If you are considering divorce, alimony (also known as spousal support) may be one of the topics you and your partner discuss. Although the state does not require either spouse to pay alimony, a couple seeking an uncontested divorce must either waive alimony or submit their agreement to the court before a divorce decree is issued.
When one partner expects alimony and the other does not want to pay, the issue can become contentious. Fights about alimony can delay the divorce and cause both spouses to incur unnecessary legal expenses.
A Douglasville alimony lawyer could help a spouse determine whether a court will likely award alimony in their specific case and, if so, how much. If ongoing alimony seems appropriate, one of our seasoned family attorneys could help a couple reach and formalize an agreement.
Under Georgia state law, spouses must support each other financially. When couples separate prior to the issuance of a final divorce decree, the lower-earning spouse could seek temporary alimony. If a court grants the request for temporary alimony payments, the obligation to pay them could conclude when the divorce is finalized. In certain instances, the obligation to pay alimony could continue after the divorce action is finalized for a specific duration of time.
The law does not require continued alimony support after the end of the marriage, but the Official Code of Georgia Annotated §19-6-5 allows a Judge to grant alimony if the circumstances merit it. The factors a Judge may weigh when considering whether to award alimony support include the:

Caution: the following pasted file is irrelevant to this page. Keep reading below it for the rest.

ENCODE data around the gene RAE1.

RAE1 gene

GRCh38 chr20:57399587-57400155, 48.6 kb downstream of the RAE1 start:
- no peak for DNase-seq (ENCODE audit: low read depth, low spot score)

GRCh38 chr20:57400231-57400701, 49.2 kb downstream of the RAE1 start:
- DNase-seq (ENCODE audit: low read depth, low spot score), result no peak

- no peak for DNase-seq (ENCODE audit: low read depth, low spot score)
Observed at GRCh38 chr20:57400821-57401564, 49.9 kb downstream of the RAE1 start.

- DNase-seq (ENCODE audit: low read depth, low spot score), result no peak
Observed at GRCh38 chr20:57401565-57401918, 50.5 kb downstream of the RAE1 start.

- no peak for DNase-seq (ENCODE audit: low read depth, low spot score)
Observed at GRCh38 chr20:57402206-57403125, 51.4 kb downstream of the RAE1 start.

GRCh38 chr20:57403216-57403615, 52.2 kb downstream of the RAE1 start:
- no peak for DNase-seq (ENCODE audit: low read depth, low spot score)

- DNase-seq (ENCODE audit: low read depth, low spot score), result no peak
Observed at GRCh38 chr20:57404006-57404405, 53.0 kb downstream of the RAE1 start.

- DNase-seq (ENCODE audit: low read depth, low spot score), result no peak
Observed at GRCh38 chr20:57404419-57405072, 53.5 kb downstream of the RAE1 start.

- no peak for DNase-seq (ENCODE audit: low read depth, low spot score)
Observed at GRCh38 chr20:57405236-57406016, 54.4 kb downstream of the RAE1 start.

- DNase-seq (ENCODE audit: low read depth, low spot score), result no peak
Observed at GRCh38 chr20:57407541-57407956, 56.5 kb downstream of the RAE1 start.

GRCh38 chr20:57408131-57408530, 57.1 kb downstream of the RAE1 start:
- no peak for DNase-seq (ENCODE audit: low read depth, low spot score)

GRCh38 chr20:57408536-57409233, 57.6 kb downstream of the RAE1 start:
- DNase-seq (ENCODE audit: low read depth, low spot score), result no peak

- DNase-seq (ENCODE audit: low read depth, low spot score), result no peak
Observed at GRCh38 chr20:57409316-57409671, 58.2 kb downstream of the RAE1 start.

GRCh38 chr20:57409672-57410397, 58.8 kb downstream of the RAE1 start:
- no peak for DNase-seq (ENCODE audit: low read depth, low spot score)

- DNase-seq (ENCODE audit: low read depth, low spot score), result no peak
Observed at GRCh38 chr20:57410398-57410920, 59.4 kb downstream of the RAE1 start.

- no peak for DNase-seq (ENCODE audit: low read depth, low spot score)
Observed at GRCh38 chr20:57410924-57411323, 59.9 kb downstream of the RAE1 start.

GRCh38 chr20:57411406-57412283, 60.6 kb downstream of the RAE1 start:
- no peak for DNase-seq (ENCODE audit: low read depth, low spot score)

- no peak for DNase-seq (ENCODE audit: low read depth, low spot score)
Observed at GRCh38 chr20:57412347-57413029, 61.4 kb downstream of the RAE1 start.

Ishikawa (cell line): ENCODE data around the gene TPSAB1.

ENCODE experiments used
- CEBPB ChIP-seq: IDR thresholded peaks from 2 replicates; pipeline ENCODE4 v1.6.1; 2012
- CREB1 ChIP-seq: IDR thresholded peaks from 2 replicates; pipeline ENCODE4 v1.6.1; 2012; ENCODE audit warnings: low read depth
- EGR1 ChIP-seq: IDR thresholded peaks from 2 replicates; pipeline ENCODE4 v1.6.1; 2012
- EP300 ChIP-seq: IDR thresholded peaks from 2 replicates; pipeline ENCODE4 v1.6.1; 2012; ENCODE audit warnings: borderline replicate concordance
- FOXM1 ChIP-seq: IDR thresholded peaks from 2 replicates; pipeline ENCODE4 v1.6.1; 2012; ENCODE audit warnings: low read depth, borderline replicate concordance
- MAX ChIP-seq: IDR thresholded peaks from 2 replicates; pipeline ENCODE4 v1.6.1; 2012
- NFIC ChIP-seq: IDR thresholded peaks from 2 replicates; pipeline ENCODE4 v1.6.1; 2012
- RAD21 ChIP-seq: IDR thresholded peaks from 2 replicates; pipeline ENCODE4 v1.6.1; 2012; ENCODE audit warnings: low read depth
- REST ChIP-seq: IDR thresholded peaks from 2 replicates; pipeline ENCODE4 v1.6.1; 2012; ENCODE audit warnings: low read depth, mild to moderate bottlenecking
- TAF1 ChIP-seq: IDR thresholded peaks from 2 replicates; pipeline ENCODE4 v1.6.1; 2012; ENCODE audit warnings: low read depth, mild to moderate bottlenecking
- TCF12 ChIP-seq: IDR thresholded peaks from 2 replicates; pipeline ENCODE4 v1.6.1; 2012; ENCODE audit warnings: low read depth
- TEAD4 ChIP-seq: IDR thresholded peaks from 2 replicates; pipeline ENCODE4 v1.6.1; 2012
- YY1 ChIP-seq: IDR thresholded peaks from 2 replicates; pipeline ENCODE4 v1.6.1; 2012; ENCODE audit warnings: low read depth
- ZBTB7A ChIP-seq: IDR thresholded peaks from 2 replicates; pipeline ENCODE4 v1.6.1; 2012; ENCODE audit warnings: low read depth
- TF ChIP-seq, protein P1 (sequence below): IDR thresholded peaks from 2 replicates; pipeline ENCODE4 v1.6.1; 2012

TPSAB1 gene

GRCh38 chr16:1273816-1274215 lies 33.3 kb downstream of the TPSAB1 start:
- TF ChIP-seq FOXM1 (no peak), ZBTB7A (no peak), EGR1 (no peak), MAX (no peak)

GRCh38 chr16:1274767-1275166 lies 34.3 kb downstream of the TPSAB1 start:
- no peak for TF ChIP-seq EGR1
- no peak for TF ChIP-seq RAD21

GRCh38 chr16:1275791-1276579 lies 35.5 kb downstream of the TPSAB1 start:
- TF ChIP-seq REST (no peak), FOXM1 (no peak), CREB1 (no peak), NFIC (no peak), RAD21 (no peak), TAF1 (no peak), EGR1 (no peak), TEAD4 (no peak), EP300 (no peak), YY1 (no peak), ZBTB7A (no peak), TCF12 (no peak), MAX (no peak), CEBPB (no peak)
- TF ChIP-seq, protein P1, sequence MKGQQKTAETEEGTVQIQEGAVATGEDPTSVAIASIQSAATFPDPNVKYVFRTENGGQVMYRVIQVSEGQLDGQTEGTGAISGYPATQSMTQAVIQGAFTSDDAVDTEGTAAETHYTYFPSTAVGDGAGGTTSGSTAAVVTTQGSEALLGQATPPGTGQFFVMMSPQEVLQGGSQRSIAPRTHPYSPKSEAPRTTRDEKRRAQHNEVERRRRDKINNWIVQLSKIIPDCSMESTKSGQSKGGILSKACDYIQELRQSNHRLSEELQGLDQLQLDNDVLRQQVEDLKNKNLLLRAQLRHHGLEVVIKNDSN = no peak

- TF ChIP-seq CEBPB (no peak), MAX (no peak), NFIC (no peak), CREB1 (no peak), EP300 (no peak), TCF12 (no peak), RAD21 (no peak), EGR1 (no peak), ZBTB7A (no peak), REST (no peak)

A Douglasville alimony attorney could advise a couple on whether a Judge is likely to award alimony. In general, a spouse whose marriage lasted at least a decade and who gave up career or educational opportunities for the other spouse might receive alimony until they can support themselves. A spouse who was married for a shorter time or maintained a career throughout the marriage is less likely to receive such payments. An older spouse who did not earn substantial income throughout a lengthy marriage might receive alimony sufficient to maintain the standard of living they enjoyed during their marriage, if the other spouse has the means to pay it.
As with every aspect of divorce, it benefits the couple to come to an agreement regarding alimony. A Judge’s decision regarding the issue is unlikely to reflect the spouse’s needs and capacities as well as an agreement the couple negotiated between themselves.
If the divorce is contested and alimony is an issue of disagreement, alimony lawyer in Douglasville could negotiate with the other spouse’s attorney or represent a spouse at a mediation to resolve the issue. An agreement should cover the amount of alimony to be paid, how it will be paid, how long it will be paid, and which events terminate the obligation to pay it.
Under state law, if the receiving spouse remarries or begins cohabitating with an intimate partner, the paying spouse may seek a modification of the alimony order. Other circumstances may also occur that require one spouse or the other to seek a modification of an alimony order.
In general, the spouse seeking the change must prove that a material change in their circumstances requires a new arrangement. Some events that could support a request to modify alimony include a:
Spouses can negotiate an alimony modification and present their agreement to a Judge. If one spouse contests the change, an alimony attorney in Douglasville could file an action seeking a modification.
If alimony is a contentious issue in your divorce, seek help from a well-practiced Douglasville alimony lawyer. An experienced legal professional could evaluate the probability of a court awarding alimony in your specific case and help you and your spouse resolve your dispute fairly.
alimony support issues are complicated, and you should not try to manage them on your own. Call Bardley McKnight Law today to schedule a consultation with one of our knowledgeable attorneys.